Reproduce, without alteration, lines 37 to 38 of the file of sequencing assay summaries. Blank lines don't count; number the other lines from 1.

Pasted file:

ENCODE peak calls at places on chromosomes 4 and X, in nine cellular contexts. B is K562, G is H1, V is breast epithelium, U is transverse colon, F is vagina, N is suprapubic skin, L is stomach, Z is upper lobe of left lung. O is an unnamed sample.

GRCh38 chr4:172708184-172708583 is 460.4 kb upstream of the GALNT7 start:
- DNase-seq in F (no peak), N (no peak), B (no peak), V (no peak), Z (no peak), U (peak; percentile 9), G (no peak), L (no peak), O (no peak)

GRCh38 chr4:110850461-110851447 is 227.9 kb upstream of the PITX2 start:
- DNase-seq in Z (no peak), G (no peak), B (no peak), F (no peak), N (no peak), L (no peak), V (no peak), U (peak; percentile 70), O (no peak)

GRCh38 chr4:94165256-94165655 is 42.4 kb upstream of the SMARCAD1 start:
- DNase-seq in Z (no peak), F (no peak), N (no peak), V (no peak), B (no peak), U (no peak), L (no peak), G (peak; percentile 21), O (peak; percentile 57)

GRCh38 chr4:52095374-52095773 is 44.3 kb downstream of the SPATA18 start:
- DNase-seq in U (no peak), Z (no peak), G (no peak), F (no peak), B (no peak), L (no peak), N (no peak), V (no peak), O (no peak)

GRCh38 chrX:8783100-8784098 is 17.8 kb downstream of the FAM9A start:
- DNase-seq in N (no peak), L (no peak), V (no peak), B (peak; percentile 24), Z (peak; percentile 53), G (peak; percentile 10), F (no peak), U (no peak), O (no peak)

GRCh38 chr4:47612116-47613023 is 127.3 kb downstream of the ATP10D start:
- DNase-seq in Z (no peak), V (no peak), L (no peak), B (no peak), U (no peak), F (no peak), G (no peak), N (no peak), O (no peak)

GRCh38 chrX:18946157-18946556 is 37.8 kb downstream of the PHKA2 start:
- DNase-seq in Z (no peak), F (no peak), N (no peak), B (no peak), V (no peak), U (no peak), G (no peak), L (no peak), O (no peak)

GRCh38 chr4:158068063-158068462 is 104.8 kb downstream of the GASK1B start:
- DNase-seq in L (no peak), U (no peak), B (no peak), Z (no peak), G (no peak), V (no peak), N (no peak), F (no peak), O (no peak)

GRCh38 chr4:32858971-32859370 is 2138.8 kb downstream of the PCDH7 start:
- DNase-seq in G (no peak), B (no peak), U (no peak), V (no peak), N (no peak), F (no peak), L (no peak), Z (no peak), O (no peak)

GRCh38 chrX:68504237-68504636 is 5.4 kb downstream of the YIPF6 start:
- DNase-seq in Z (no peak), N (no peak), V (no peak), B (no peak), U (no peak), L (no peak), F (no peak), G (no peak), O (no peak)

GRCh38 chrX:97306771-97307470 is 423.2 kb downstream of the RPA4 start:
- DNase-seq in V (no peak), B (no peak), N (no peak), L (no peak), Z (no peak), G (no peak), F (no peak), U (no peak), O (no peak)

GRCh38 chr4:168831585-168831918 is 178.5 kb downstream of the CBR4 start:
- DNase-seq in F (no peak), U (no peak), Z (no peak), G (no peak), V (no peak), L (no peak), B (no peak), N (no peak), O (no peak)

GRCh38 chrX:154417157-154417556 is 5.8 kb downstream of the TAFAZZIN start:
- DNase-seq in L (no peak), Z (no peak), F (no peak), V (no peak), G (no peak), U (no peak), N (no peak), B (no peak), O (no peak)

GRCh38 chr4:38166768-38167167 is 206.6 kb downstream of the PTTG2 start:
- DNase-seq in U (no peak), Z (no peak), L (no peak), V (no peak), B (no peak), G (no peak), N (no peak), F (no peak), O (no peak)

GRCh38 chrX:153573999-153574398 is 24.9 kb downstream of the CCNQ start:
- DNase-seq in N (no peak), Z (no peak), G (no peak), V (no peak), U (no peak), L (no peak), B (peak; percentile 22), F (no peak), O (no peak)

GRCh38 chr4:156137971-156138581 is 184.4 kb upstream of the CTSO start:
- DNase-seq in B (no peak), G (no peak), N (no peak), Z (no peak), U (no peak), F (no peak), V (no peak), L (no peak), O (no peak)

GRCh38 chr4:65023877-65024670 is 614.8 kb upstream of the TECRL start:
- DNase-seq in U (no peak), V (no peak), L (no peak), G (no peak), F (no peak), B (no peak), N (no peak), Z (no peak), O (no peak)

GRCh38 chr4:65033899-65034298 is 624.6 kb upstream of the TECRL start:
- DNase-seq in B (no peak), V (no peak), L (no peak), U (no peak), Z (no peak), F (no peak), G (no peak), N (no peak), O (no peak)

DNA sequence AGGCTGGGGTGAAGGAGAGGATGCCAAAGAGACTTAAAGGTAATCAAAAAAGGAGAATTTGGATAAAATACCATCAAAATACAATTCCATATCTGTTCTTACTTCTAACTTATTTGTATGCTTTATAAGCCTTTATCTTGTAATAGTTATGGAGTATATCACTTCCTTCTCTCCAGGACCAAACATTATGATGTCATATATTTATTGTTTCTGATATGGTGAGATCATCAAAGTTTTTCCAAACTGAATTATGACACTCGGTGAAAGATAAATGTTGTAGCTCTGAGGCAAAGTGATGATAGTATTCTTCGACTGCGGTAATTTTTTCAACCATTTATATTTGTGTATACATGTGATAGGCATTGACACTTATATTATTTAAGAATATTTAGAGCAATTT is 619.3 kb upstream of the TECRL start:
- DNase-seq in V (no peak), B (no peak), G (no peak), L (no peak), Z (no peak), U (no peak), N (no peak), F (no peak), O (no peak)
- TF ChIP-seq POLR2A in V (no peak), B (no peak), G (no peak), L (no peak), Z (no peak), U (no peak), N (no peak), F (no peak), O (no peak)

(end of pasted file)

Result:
- DNase-seq in B (no peak), V (no peak), L (no peak), U (no peak), Z (no peak), F (no peak), G (no peak), N (no peak), O (no peak)

DNA sequence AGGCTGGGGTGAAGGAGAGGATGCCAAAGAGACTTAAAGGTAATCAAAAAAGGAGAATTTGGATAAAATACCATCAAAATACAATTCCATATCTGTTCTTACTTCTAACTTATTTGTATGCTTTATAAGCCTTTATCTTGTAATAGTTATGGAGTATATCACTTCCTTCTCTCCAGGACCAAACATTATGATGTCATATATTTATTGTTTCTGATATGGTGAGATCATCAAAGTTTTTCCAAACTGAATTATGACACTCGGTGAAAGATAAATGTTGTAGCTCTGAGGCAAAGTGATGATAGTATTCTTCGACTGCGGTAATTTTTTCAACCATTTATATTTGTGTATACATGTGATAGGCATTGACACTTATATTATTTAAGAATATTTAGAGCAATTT is 619.3 kb upstream of the TECRL start: